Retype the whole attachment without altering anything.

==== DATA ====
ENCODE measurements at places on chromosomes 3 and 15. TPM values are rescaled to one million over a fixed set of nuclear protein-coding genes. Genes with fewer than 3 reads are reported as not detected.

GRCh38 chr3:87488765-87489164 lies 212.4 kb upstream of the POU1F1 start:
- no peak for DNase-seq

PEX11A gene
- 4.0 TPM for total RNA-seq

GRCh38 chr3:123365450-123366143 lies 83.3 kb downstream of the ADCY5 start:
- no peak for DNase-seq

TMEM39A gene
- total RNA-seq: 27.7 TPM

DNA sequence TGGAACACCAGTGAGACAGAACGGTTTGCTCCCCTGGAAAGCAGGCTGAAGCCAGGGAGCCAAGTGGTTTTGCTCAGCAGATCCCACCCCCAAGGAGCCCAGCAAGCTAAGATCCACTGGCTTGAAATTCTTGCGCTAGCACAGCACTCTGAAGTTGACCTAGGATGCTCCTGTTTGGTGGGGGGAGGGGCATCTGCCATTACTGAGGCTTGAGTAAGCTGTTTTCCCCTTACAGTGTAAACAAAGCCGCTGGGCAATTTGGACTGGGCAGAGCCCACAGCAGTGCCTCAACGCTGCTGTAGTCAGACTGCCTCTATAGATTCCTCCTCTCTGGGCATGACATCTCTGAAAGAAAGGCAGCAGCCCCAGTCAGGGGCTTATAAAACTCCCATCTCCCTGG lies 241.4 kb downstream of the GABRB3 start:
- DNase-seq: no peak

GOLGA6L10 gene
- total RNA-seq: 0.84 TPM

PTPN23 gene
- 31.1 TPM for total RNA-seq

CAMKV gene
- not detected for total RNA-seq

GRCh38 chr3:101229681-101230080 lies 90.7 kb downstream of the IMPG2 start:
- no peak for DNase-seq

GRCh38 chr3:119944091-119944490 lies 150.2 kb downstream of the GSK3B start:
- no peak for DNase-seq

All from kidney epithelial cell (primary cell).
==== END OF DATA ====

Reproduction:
ENCODE measurements at places on chromosomes 3 and 15. TPM values are rescaled to one million over a fixed set of nuclear protein-coding genes. Genes with fewer than 3 reads are reported as not detected.

GRCh38 chr3:87488765-87489164 lies 212.4 kb upstream of the POU1F1 start:
- no peak for DNase-seq

PEX11A gene
- 4.0 TPM for total RNA-seq

GRCh38 chr3:123365450-123366143 lies 83.3 kb downstream of the ADCY5 start:
- no peak for DNase-seq

TMEM39A gene
- total RNA-seq: 27.7 TPM

DNA sequence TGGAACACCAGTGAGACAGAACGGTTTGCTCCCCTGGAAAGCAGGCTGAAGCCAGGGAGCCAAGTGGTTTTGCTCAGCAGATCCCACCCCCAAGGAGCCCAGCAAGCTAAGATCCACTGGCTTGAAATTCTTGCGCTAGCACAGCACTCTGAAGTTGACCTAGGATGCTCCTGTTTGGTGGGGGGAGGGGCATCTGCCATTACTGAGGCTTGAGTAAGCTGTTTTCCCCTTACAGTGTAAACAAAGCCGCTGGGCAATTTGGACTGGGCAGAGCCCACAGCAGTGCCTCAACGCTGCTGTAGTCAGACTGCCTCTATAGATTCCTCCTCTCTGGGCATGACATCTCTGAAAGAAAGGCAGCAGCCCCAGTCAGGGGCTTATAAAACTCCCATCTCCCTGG lies 241.4 kb downstream of the GABRB3 start:
- DNase-seq: no peak

GOLGA6L10 gene
- total RNA-seq: 0.84 TPM

PTPN23 gene
- 31.1 TPM for total RNA-seq

CAMKV gene
- not detected for total RNA-seq

GRCh38 chr3:101229681-101230080 lies 90.7 kb downstream of the IMPG2 start:
- no peak for DNase-seq

GRCh38 chr3:119944091-119944490 lies 150.2 kb downstream of the GSK3B start:
- no peak for DNase-seq

All from kidney epithelial cell (primary cell).